What does the name ‘Nelson Mandela’ mean today, in a world where disparity and injustice are still so strong and alive? Celebrating a century since Mandela’s birth,  a new major exhibition takes visitors into the private life of the world’s most famous freedom fighter, revolutionary, political leader and symbol of the struggle against oppression. Photos, unseen film and personal effects are displayed to reveal the secrets of Mandela’s epic story till his final years as South Africa’s first black president. It is the exhibition to see, for now and always.

26 Leake St Gallery, South Bank, London SE1 7NN

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Bloomberg New Contemporaries (5 December-24 February)

Returning to South London after 20 years,  Bloomberg New Contemporaries is presenting an insight into today’s most outstanding works made by emergent worldwide artists. Showcasing at the South London Gallery, 57 artists have been selected for the exhibition, featuring sculptures, drawings, and videos on several current themes such as migration, gender identity and technology use. Just a few of the artists you will find include names such as Chris Alton, Ayo Akingbade, Kara Chin, Camilla Hanney, Mohammed Sami, Rhona Foster! Don’t miss it!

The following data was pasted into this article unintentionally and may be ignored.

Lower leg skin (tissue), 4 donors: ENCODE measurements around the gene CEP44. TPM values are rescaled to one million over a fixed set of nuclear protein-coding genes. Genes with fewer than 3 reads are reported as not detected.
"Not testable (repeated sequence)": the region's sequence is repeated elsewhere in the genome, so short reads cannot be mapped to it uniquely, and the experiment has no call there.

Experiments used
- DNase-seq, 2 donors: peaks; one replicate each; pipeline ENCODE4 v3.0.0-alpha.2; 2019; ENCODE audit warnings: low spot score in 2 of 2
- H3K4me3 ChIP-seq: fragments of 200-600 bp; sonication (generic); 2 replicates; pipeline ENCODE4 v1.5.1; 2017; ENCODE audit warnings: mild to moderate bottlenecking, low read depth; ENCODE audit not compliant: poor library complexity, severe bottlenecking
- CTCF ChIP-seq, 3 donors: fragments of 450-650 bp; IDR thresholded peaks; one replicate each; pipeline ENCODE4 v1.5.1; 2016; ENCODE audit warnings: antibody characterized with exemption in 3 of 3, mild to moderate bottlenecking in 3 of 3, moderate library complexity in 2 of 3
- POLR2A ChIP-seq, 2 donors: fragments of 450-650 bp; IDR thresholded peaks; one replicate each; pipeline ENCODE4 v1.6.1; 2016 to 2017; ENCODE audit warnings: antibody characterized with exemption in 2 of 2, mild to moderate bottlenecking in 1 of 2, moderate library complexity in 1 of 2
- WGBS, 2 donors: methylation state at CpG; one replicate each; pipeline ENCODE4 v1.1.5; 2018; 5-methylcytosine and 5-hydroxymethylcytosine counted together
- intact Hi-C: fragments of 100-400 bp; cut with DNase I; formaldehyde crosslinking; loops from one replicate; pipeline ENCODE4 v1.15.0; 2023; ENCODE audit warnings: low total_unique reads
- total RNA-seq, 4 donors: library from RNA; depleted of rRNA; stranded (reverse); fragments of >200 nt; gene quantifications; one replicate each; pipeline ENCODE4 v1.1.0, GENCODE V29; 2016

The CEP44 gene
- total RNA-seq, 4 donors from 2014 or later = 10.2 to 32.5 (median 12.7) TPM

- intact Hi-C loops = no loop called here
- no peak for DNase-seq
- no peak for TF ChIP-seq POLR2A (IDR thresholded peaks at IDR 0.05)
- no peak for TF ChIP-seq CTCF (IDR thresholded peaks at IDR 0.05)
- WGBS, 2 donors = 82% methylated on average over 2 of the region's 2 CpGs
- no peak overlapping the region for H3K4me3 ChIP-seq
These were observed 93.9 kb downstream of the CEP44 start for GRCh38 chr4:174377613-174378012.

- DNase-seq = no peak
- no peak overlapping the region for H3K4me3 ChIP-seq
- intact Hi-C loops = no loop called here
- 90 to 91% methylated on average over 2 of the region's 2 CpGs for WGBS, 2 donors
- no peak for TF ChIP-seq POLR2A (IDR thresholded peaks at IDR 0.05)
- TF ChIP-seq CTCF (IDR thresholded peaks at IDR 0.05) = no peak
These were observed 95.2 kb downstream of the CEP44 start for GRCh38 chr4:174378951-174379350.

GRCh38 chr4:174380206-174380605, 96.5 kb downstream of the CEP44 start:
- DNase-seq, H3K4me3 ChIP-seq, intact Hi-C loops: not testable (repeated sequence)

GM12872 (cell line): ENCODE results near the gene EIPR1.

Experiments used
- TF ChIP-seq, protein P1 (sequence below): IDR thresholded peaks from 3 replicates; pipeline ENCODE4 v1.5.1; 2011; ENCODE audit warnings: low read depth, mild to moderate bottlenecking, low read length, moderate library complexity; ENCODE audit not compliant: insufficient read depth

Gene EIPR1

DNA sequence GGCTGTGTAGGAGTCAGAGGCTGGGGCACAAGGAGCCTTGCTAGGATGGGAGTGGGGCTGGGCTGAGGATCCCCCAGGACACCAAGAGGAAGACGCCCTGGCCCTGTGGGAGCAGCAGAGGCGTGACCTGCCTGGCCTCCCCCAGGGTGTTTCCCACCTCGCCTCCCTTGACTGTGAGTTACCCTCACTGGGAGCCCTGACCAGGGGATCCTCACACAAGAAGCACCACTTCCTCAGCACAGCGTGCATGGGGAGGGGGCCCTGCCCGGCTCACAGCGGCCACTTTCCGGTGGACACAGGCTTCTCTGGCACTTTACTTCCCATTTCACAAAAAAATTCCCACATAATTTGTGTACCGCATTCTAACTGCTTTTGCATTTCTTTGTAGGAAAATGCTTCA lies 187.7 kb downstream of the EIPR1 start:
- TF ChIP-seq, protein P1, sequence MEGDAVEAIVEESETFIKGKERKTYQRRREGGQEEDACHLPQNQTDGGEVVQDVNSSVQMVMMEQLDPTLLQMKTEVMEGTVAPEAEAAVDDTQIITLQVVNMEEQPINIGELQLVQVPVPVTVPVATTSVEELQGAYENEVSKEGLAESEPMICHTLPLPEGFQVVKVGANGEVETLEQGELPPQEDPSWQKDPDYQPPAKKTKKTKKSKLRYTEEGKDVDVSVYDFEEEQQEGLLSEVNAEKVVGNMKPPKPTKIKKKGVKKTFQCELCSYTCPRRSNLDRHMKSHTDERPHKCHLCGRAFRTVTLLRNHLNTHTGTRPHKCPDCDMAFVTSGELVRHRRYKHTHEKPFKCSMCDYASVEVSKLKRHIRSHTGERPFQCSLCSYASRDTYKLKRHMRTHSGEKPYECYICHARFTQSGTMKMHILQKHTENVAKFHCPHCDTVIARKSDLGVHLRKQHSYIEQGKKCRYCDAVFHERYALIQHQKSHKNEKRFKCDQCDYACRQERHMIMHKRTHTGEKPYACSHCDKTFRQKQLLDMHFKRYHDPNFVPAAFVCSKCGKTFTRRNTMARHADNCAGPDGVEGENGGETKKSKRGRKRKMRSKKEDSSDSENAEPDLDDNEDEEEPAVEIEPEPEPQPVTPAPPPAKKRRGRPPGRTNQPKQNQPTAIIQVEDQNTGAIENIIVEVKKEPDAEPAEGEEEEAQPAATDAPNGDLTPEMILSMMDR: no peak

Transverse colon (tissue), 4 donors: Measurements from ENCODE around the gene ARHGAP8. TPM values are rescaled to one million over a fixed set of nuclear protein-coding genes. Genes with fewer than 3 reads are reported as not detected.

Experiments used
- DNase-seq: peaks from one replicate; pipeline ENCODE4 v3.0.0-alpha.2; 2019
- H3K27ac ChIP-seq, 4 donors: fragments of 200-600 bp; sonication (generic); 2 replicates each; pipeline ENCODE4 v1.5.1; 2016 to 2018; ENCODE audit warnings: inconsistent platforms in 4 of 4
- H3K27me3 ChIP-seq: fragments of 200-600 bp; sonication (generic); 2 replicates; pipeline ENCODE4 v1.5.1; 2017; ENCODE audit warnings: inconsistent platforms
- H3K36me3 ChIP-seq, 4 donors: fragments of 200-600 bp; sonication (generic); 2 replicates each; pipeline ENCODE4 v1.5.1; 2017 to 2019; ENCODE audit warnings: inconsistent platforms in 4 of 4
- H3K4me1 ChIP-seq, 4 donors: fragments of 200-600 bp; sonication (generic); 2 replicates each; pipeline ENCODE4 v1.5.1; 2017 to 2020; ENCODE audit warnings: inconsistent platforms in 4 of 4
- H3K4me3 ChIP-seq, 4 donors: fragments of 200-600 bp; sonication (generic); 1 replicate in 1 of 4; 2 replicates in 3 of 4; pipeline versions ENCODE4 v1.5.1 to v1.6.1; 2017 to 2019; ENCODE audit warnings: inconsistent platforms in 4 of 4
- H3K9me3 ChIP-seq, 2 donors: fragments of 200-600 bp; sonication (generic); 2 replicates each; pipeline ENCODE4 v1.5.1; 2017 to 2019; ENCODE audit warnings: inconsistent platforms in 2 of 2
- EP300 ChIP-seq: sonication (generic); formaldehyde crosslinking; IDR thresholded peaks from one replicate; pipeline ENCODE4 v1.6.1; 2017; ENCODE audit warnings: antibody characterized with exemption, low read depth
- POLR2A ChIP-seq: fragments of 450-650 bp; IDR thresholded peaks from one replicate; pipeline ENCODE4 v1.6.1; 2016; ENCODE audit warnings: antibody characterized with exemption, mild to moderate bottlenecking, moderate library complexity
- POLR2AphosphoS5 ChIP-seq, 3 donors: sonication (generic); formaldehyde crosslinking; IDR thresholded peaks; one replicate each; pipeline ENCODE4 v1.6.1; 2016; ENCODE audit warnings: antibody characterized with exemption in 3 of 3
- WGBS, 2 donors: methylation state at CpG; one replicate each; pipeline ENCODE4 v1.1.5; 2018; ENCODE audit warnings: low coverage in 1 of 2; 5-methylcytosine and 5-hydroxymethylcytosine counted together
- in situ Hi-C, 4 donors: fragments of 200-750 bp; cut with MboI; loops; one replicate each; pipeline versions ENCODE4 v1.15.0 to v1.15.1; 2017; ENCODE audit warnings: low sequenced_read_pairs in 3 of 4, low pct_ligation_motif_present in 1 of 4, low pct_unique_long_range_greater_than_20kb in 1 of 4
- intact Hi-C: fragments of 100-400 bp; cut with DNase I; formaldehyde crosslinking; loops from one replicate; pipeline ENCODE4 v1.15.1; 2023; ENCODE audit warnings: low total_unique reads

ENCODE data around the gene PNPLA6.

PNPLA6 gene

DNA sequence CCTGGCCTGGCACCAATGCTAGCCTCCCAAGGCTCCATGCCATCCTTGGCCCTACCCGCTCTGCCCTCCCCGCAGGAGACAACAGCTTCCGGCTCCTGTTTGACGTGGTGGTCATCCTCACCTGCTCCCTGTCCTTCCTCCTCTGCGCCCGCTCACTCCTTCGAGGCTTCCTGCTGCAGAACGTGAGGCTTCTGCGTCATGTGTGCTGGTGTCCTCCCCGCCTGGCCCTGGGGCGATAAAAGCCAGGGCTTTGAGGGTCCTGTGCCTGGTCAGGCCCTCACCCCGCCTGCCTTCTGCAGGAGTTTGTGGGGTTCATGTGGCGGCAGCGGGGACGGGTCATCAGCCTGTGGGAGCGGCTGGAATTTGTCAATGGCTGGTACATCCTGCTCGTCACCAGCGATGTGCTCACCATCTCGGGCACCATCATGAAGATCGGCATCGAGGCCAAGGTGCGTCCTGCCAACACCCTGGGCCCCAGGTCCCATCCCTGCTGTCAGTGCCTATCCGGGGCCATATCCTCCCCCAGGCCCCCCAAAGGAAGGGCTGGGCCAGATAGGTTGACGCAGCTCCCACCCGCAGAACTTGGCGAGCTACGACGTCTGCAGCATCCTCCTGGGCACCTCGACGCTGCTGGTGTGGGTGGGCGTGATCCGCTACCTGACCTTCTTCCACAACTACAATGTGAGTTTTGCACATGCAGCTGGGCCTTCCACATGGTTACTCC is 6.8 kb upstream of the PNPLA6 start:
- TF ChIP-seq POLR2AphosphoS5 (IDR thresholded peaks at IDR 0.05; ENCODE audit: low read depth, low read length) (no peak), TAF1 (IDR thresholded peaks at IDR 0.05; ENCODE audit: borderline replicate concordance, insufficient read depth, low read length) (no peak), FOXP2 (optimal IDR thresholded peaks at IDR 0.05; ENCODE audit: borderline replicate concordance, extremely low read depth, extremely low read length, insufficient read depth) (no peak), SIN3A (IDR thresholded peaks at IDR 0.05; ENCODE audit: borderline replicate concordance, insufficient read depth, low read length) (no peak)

South London Gallery, 65-67 Peckham Rd, London SE5 8UH

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Pierre Bonnard (23 January-6 May)

After 20 years, Pierre Bonnard is coming back to London, more precisely to the Tate Modern, with a major exhibition that will bring together around 100 of the artist’s greatest works. Born in 1867, Pierre Bonnard was, with Henri Matisse, a French painter who became well-known for his unconventional use of colour, illustrating in his paintings scenes of everyday life and capturing the spirit of the moment through his unique handling of colour and composition. At this exhibition visitors will be lucky enough to discover breakthrough works such as: “Coffee”(1915), “Studio with Mimosa”(1939-1946) and Dining Room in the country”(1913).

Tate Modern, Bankside, London SE1 9TG

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Celebrate the changing of the seasons with a heady dose of art and culture. Be sure not to miss these brilliant events that are in London this spring!